If you are writing a nonfiction book, you may have a section in the back referencing source material, such as other books or magazine articles. These references should be formatted with hanging indents. That is, the first line is flush left, and the following lines are indented as shown below.

At Jera Publishing, we often receive manuscripts for formatting with reference sections created by authors who did not know how to format a hanging indent, but they gave it their best try. Paragraph breaks, tabs, and spaces were used to try to make a hanging indent effect but causing a mess in the process. Below is an example that shows the formatting markup of a forced hanging indent.

Before we can properly format references created this way, we need to go in and clean up this mess. Unfortunately, while the author had good intentions, they wasted their time and ours by trying to make it look right before sending it to us.

If you are hiring someone to do your book formatting, it is better to leave the references formatted as normal paragraphs (as shown below) and allow your book designer to style them for you.

Of course, if you plan on doing your book layout yourself, you need to learn how to do this correctly. Trying to force it like in the first example is a pain and will cause issues if you ever change your book size, the font size, fonts, etc. There is a better way to create a hanging indent in Microsoft Word!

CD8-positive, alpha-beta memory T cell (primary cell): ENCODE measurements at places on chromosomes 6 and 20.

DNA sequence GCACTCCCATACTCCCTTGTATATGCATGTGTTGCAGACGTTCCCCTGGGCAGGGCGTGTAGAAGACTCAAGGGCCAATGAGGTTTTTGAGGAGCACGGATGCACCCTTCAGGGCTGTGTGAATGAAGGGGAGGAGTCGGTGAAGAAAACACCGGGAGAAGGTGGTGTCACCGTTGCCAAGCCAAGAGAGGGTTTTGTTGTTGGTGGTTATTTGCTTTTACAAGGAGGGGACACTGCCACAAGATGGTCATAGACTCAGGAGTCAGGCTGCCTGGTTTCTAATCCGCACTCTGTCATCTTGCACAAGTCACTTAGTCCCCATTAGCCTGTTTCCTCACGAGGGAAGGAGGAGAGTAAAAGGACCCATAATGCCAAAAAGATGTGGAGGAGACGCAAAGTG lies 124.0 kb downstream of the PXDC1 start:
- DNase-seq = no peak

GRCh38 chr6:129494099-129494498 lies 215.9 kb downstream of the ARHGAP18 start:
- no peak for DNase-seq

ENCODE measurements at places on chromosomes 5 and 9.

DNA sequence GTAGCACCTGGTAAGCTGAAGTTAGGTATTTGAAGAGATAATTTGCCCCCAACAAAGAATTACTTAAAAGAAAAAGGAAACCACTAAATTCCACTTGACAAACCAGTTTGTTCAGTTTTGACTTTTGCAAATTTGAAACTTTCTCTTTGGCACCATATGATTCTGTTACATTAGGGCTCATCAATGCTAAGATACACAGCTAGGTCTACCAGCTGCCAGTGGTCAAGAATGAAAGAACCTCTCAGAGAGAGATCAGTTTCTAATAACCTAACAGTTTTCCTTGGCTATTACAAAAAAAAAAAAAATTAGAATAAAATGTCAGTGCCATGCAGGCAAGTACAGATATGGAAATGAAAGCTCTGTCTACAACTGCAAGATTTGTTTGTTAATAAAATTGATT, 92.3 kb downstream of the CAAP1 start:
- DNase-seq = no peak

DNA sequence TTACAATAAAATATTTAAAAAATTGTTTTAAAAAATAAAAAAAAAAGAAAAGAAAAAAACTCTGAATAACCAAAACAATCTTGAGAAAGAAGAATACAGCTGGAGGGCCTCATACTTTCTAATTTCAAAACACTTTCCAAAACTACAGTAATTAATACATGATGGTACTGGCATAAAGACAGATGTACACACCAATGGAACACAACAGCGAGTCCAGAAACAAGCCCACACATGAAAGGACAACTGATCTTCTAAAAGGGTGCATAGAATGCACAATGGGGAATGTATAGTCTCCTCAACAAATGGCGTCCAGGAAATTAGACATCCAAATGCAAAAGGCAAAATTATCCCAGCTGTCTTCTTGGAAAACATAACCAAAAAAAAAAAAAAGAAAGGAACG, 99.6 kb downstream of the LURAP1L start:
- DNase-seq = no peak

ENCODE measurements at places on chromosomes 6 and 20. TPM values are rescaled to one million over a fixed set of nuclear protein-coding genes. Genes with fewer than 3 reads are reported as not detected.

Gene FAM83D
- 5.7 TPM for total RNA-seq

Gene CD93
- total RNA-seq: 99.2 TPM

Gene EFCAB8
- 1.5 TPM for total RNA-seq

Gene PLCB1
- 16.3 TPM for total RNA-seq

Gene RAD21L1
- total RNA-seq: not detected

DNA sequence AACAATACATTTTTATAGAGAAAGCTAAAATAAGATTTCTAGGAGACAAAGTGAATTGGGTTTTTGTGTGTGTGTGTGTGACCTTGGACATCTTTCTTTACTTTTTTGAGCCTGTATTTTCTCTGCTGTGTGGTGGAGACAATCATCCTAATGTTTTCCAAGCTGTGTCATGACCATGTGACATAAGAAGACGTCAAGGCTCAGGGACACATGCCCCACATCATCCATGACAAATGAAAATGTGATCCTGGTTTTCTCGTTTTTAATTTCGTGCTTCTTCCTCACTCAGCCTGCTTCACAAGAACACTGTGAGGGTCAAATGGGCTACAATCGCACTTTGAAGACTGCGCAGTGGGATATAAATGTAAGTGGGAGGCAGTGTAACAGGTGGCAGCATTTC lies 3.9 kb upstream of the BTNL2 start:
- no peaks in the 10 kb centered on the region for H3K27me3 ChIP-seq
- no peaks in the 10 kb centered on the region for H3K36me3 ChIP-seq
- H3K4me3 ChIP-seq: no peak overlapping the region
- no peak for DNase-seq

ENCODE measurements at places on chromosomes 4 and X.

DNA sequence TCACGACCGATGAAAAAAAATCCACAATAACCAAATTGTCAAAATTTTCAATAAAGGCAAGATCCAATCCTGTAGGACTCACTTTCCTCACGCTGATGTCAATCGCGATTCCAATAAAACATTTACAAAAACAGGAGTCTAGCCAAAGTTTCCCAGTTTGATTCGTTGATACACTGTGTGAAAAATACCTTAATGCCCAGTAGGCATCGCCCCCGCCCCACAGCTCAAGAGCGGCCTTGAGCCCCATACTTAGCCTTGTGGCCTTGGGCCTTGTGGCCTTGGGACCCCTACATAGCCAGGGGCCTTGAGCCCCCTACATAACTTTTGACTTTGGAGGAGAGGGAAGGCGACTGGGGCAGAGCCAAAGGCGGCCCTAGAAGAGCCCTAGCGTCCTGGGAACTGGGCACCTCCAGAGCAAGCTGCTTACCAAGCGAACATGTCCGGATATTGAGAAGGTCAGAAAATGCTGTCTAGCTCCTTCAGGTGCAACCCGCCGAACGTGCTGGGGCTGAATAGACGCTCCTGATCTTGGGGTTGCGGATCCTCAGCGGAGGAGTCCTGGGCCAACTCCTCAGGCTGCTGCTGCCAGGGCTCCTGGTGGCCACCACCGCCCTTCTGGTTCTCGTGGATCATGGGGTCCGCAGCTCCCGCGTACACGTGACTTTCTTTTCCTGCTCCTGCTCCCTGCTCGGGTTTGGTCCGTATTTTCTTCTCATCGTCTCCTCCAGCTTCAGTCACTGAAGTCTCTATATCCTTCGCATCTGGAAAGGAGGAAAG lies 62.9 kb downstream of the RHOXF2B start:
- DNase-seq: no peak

The first step is to create a style in Word that you will use for your reference text. From the Home tab, open your Style menu and click on the New Style icon.

Name your style something you will remember, such as References. Set the font and font size as desired (typically, the same as your chapter text). Then click on the Format button at the bottom and select Paragraph.

Under Special, choose Hanging. Next, set the spacing before and after to Auto and check the Don’t add space between paragraphs of the same style option. Click OK to close that window, then OK again in the other window. Your style is now created.

To apply your newly created style to your references, click your mouse within one of the references you wish to format, then click on the Reference style name. This can be found in either the side Style menu or the Quick Styles at the top. This will format your reference text the way it should look. Continue clicking and applying the style to your references. It will look like the following when done.

I left Show Formatting turned on for the screenshot so you can see the paragraph breaks in the formatting and compare it to the chaos from the first example. Doesn’t this look much better? It will also won’t cause any issues as the first example would when working with the layout if you make edits or changes to the overall style of your layout.

* This post is part of the Author Toolbox Blog Hop.

Kimberly Martin

Kimberly Martin

Self-publishing specialist with over 15 years of experience, speaker, and coach. In my spare time, I can be found reading, hiking, taking photographs, riding my motorcycle, spoiling my three rescue cats, and decorating the Jera office with my collection of vintage typewriters.
Kimberly Martin
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